Despite those logical flaws (not that he has ever been a stranger to illogic), the latest AGW hystericist to employ the concept is Tom Friedman:

When I see a problem that has even a 1 percent probability of occurring and is “irreversible” and potentially “catastrophic,” I buy insurance. That is what taking climate change seriously is all about.

Well, I do that, too. But I buy insurance that has a price commensurate with the expected value (i.e., the cost of the disaster times the probability that it will occur). For instance, I’ll pay a few hundred bucks for a million-dollar policy against the small chance that I’ll kick off tomorrow. Presumably, Friedman assumes that the proposed palliatives of cap’n’tax or carbon taxes meet that criterion, but he doesn’t do the calculations for us, because he can’t. Warm mongers like him propose to spend trillions of dollars now to prevent an unknown amount of cost later, in defiance of the basic economic principle of discounting the value of future expenditures.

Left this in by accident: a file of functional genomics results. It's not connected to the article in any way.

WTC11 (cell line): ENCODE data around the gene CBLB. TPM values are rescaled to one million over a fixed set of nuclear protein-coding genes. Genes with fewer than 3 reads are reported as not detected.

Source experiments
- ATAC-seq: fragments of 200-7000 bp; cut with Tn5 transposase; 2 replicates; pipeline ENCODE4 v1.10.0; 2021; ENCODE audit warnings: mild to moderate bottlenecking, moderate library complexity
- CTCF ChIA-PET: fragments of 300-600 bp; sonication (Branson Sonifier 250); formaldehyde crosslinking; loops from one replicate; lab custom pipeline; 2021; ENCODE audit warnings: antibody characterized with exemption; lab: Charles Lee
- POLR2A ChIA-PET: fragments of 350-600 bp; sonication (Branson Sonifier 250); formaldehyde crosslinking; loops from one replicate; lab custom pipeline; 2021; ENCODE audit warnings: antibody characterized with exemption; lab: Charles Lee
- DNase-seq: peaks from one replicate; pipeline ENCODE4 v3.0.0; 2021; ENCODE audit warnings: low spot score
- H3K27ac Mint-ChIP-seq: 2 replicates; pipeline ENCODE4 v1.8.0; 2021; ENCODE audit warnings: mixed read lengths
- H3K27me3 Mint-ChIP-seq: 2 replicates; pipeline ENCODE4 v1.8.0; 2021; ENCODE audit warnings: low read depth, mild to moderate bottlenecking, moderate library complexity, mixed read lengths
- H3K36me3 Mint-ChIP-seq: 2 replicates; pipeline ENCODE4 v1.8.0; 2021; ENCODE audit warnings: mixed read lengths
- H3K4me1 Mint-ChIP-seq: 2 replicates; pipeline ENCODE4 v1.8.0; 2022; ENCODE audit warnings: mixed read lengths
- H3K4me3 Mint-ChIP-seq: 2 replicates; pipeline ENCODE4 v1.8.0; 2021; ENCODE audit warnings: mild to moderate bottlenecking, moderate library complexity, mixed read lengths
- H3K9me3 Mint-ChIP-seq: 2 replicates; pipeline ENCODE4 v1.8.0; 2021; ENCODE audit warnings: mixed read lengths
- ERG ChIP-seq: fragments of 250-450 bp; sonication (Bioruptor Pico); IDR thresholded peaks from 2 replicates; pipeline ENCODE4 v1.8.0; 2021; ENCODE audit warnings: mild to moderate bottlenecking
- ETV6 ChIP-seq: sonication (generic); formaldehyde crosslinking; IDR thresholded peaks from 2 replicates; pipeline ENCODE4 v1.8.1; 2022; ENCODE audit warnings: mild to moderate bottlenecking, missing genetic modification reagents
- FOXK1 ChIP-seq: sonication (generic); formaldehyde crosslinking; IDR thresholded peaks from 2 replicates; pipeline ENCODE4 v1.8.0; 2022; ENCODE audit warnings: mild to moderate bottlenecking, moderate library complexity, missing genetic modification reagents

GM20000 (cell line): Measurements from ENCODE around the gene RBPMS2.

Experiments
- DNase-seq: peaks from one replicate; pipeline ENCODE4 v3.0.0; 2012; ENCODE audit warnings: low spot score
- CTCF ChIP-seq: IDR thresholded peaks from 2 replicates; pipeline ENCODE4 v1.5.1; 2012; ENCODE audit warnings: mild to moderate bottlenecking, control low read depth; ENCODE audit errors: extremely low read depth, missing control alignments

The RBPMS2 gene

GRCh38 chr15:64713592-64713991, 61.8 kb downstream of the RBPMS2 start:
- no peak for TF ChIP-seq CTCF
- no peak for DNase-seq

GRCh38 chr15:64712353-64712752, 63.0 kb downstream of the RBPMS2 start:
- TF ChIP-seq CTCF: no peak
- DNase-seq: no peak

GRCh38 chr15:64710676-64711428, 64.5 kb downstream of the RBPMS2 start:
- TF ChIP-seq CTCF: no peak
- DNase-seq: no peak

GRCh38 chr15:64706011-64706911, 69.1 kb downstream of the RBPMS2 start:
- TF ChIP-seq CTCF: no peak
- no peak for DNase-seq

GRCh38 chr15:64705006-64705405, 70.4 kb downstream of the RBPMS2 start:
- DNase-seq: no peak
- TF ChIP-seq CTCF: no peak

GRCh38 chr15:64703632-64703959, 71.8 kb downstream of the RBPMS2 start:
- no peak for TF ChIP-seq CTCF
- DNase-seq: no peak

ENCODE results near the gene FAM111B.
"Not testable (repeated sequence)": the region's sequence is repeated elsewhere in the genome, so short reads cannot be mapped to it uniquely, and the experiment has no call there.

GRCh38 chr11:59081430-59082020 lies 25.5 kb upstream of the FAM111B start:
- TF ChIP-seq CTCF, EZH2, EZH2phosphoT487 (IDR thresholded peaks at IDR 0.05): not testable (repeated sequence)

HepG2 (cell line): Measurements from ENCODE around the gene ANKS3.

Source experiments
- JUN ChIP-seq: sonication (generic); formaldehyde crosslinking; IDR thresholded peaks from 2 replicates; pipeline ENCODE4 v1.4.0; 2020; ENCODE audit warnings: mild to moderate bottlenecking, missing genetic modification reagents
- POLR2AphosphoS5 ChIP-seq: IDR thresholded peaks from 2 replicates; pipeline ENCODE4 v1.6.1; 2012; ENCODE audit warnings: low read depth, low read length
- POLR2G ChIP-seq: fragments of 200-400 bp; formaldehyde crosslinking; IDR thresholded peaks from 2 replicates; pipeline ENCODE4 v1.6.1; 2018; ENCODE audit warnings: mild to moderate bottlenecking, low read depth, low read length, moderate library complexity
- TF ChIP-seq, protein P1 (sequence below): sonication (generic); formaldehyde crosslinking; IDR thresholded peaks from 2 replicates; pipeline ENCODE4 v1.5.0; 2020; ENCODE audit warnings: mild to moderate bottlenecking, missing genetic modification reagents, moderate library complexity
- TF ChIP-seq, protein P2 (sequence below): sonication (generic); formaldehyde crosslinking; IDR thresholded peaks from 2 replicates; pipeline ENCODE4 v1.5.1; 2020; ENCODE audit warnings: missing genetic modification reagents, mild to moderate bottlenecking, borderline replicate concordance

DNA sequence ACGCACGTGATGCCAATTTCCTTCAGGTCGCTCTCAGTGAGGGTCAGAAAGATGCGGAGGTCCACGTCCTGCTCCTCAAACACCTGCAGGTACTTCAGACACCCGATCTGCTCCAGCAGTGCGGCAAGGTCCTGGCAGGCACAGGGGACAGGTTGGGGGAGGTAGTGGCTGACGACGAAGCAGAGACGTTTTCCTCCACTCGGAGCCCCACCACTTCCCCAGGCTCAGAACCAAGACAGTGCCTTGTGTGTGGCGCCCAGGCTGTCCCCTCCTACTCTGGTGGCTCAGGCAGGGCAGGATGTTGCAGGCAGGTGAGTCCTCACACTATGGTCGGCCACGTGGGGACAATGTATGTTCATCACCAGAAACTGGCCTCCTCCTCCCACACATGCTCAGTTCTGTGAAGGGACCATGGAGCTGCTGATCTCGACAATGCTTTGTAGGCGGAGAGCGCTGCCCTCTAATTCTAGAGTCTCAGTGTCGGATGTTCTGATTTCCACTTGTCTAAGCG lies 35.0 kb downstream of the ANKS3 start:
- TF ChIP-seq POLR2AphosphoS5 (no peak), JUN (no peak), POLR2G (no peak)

There is a variation on this fallacy, in fact. It goes: There is a crisis; something must be done! What we propose to do is something. Therefore, it must be done!

This invalid argument is otherwise known as false choice, of course, because the alternative to the particular something being proposed is not nothing (even if one accepts the initial premise that there is a crisis about which something must be done) — it is a variety of other somethings, some of which may be the something that is actually key to solving the problem, even if their own is not necessarily.

We saw this last January when many of the same people promoting AGW hysteria also used it to ram through the failed “stimulus” bill without reading it. It is now being used to justify taking over the sixth of the US economy represented by the health care industry. All the while, these people have been lambasting their political opponents who offer more sensible alternatives as proposing that we do “nothing.”